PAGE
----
So here’s the deal: because we can’t escape our need for a simple grade (letter, number, or otherwise), SBG in its present form falls short of the cultural paradigm shift it demands. Parents keep translating numbers into letters, students keep trying to exceed the standard to get the top grade, and teachers drive themselves crazy trying to agree on the meaning of it all. At the core of these tensions is a simple truth: everyone wants to be successful, but everyone is different, so success should not have the same definition for all. SBG is a huge step forward, but because it’s one-size-fits all it just doesn’t feel right, and our efforts continue to unravel.

How can we complete the shift? I think we need to reach a little farther. SBG shouldn’t stand for standards-based grading, but student-based grading. Instead of criterion-referenced, I believe assessment and grading should be self-referenced. Is this more challenging? Yes, but ultimately I think it’s this extra inch that will bridge the gap and move us to a new culture of learning and grading. Here’s why:

  • Differentiated: We go on and on in education about differentiation, but so far I think implementation of this has been only partial. For true differentiation it needs to take place at all educational levels (teaching, assessing, reporting)- and it’s last two where it usually falls short. If all students are going to be assessed and reported on the same standard, then by definition we aren’t differentiating. Student-based grading frees us to adapt to student’s individual learning needs, and reflects that differentiation all aspects of education.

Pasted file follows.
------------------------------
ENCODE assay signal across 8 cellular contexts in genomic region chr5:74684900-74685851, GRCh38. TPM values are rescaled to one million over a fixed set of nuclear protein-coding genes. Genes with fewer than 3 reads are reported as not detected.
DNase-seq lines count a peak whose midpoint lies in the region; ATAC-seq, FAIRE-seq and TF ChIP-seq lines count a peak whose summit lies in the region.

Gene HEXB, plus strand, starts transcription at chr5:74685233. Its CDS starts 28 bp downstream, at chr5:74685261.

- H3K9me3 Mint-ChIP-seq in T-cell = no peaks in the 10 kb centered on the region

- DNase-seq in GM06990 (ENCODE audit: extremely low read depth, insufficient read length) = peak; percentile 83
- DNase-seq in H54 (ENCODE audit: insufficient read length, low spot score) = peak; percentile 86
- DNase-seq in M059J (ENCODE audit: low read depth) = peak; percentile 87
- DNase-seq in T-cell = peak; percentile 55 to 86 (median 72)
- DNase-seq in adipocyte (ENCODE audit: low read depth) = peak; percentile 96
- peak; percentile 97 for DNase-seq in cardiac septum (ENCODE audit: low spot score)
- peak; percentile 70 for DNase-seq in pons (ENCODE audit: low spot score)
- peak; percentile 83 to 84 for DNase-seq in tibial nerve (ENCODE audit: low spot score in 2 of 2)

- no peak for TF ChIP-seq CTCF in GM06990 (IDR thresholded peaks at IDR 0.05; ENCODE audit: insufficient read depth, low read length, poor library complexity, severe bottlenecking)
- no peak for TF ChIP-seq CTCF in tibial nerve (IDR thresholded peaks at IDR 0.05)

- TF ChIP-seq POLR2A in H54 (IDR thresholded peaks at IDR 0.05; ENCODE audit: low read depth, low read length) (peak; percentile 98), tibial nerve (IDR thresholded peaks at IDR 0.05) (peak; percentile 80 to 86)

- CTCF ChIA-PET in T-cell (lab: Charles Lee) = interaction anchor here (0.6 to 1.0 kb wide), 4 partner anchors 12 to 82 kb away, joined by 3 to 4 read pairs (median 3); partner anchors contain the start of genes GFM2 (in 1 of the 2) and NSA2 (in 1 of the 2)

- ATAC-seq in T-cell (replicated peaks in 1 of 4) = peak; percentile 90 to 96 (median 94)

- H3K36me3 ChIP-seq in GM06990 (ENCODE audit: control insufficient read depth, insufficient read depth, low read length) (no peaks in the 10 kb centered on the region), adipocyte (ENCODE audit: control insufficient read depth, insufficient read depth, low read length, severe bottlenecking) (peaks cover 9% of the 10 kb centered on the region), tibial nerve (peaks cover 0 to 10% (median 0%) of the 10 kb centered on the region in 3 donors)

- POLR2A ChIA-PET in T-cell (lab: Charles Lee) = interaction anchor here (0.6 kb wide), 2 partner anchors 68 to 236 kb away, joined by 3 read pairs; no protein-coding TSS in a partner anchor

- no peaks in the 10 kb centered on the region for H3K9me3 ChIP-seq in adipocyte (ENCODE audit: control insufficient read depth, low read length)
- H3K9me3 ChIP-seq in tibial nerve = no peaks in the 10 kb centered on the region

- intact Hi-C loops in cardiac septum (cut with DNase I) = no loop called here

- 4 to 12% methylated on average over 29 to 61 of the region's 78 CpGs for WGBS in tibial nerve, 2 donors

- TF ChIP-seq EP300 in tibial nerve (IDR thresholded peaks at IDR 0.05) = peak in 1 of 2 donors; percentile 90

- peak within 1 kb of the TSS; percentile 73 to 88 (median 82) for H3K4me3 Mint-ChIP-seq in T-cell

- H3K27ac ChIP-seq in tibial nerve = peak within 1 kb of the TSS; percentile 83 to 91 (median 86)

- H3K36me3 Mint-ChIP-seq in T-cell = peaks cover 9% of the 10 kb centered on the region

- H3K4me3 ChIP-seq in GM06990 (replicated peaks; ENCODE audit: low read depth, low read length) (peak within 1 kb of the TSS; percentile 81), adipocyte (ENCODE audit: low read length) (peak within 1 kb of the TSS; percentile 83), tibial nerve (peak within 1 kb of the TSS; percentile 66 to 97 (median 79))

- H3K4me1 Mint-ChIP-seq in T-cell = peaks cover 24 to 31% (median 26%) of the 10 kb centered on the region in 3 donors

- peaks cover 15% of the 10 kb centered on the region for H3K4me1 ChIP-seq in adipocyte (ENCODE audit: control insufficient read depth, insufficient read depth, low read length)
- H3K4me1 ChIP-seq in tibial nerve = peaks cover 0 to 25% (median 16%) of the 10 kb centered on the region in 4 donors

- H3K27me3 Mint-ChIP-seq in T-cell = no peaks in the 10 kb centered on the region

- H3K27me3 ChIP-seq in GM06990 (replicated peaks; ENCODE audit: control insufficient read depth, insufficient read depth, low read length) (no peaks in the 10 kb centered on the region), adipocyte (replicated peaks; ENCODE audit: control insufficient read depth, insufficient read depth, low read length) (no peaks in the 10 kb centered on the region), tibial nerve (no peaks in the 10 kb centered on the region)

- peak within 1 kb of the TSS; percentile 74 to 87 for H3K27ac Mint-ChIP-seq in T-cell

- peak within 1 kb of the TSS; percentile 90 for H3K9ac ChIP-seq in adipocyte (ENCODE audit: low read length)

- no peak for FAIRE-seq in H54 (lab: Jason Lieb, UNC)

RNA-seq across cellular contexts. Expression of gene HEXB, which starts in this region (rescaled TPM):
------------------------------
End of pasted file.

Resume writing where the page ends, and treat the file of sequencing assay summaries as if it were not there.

• Learning-focused: In their essence, report cards should communicate what students are learning (or not learning). With one-size-fits all standards, this may not be the case. If a student is way below or way above the standard, the report card isn’t going to be very informative at all. OK, they’re below the standard- but has the student made good learning gains this semester? Yay- they’re above the standard- but is the student continuing to learn or are they twiddling their thumbs? Student-based grading focuses assessment and reporting on the learning that’s actually taking place, whether it’s above, below, or at the standard.
  • Goodbye norm-referencing: Even though standards-based grading claims to be criterion-referenced, if you use points it’s really not. Students (and parents) will always pay more attention to the letter or number at the top than the standards or feedback below. Even if you get rid of these on assessments, for efficiency’s sake you’re going to use points of some sort on a report card- and then the norm comparison begins (Johnny got more 4s than Billy!). Student-based grading means the report cards are different for each student. Students are being graded on the standards and benchmarks that are appropriate learning goals for them. With individualized report cards like this comparing Johnny and Billy isn’t easy- but that’s the point- we shouldn’t be comparing them in the first place.